Seth Godin recently wrote that the best question an editor can ask is, “what is this sentence supposed to do?” It leads us to consider whether the sentence is really necessary to our work.
That led me to thinking about the process of writing and, by extension, the process of communicating. Some of the best communicators I know — in any field — follow a simple process. Their products must be clear, concise, and compelling. That’s advice that almost any communications professional will offer. Do a quick Google search and see for yourself. You’ll find that almost everyone out there advises their clients to be clear, concise, and compelling in corporate reports, government submissions, policy papers — even in email!
Some go even further and offer advice on more “C” words:
- Customer focused
There’s an entire industry devoted to finding more Cs to add to their communications advice — and then looking for ways to charge you for it!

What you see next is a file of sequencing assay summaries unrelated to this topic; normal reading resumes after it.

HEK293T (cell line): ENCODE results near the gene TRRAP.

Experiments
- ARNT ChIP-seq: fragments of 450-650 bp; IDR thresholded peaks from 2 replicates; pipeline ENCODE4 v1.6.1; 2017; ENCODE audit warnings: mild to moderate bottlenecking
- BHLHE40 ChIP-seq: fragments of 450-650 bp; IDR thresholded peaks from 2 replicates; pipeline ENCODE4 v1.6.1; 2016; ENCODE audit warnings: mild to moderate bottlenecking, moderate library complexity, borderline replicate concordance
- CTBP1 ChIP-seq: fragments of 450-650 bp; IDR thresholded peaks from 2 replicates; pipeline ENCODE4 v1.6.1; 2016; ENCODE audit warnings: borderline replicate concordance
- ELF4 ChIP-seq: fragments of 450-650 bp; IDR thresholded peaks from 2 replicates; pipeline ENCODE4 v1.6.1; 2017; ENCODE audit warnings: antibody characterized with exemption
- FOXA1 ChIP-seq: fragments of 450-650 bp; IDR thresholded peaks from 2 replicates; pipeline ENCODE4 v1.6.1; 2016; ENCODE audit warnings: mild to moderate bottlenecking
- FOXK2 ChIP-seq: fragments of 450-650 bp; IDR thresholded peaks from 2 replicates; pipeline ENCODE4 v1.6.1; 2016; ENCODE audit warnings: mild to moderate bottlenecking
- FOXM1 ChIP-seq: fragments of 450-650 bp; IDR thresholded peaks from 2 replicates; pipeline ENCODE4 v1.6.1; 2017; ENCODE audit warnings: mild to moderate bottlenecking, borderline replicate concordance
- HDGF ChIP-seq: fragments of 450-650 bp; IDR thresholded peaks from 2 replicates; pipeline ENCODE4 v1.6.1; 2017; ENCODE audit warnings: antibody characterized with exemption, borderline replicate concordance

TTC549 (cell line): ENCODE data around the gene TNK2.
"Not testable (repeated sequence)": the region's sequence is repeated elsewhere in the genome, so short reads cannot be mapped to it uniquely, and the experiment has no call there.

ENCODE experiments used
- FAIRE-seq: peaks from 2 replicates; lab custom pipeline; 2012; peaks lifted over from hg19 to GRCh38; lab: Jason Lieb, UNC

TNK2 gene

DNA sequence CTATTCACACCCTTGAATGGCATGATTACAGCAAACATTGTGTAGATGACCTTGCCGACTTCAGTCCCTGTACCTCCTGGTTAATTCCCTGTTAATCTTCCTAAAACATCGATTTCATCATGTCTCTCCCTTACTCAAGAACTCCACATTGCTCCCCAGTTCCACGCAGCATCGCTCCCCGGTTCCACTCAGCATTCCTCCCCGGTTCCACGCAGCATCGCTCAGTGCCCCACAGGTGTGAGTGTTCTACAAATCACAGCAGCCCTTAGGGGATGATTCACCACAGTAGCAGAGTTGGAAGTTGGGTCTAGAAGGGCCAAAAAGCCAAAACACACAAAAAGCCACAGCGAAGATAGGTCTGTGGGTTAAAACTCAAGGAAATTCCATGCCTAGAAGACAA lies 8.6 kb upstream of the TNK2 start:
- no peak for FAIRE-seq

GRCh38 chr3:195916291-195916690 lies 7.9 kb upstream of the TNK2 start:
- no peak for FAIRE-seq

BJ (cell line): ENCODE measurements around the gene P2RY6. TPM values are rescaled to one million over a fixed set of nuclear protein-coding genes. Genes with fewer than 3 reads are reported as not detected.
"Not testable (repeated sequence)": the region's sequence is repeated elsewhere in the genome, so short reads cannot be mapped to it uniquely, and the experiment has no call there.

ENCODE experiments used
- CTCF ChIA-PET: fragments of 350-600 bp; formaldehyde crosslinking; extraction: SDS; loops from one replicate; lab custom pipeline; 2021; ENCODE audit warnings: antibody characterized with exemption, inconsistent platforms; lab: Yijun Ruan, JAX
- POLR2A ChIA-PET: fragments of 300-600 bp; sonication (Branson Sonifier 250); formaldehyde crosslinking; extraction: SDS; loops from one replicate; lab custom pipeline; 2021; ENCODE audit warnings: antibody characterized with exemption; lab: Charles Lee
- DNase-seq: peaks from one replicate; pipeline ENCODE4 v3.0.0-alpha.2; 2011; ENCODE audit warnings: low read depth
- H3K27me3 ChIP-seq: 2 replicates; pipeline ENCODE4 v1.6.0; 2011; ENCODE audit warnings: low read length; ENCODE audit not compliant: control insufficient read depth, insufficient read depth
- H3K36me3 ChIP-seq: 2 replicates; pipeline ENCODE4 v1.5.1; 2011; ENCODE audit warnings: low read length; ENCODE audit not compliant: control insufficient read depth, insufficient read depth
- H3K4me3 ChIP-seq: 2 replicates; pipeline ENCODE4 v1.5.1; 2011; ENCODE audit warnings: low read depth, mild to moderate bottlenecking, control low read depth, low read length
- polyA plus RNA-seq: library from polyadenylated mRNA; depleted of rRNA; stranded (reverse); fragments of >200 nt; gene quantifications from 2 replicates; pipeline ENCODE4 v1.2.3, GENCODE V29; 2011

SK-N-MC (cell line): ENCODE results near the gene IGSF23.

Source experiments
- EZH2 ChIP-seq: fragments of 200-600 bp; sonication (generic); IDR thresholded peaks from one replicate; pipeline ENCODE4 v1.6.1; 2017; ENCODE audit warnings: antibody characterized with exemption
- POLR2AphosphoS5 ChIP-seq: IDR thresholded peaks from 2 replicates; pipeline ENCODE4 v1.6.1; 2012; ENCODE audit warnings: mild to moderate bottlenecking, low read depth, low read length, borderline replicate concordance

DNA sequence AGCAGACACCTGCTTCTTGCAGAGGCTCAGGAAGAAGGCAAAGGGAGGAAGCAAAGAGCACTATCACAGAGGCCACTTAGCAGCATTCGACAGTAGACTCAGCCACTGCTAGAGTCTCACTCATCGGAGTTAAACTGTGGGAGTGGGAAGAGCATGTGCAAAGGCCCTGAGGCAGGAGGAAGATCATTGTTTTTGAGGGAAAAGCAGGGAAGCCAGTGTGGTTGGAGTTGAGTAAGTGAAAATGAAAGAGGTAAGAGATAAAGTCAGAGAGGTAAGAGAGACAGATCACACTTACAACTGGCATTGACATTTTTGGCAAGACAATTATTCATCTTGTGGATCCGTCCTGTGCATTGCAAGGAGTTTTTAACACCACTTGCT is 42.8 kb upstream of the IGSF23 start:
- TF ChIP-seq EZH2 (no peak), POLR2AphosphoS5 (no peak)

Here’s the reality, though, and I’ll offer it to you for free: none of it really matters if you’re so focused on following the advice that you lose your message in the process. Instead of worrying about all the “C” advice, start with something simpler: what is it you want to share? Can you explain your bottom line in three sentences or less? Can the person you’ve shared it with explain it accurately to someone else? Because until you can distill your message down to its most basic concept — down to first principles — then all the writing advice in the world will be useless.
Then, and only then, can you consider what your larger product should look like.
And yes, like everyone else, I’m going to tell you that your communication must be clear, concise and compelling.
But not today. We’ll talk about what the 3 Cs mean in future posts.
For now, start from the simplest of places: what is it you want to share? The rest will come.